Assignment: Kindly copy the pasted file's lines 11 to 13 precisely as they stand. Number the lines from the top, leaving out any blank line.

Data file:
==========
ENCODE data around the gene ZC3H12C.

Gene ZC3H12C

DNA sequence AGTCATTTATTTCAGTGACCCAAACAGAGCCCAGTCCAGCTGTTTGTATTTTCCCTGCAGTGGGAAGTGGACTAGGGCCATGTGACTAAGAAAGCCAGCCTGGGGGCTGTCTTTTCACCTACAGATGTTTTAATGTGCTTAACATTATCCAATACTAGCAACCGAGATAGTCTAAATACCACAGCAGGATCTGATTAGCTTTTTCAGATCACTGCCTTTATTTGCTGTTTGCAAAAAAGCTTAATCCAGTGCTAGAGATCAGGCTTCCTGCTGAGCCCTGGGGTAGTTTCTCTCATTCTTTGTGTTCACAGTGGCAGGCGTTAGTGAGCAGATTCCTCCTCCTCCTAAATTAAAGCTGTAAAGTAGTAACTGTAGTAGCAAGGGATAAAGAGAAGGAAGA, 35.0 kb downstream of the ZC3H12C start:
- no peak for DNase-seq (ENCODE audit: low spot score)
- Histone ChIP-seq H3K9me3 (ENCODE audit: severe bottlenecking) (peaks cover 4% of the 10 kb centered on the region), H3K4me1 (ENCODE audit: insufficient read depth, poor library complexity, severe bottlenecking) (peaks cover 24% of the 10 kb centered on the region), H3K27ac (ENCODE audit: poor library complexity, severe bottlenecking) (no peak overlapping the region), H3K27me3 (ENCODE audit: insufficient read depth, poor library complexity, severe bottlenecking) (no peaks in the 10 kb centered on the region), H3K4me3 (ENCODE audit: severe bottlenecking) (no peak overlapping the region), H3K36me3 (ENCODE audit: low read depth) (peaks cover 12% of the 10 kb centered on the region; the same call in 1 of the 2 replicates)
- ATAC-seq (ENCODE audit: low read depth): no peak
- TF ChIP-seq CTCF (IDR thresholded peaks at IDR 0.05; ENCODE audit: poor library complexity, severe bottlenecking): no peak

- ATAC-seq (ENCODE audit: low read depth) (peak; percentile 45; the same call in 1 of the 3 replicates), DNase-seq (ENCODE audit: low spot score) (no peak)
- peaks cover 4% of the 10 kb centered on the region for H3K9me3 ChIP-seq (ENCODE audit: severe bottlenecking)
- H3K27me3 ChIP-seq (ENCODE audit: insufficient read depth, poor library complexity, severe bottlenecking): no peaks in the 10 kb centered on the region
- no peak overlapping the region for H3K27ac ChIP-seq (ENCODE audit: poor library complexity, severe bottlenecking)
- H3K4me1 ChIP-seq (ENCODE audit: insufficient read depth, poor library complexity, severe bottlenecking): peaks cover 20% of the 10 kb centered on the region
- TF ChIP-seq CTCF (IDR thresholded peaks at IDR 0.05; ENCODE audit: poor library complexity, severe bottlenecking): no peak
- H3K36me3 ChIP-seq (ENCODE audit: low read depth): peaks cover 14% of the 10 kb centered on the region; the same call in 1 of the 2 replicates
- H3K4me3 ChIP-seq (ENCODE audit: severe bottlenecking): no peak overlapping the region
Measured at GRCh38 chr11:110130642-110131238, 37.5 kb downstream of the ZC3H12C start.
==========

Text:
- no peak overlapping the region for H3K27ac ChIP-seq (ENCODE audit: poor library complexity, severe bottlenecking)
- H3K4me1 ChIP-seq (ENCODE audit: insufficient read depth, poor library complexity, severe bottlenecking): peaks cover 20% of the 10 kb centered on the region
- TF ChIP-seq CTCF (IDR thresholded peaks at IDR 0.05; ENCODE audit: poor library complexity, severe bottlenecking): no peak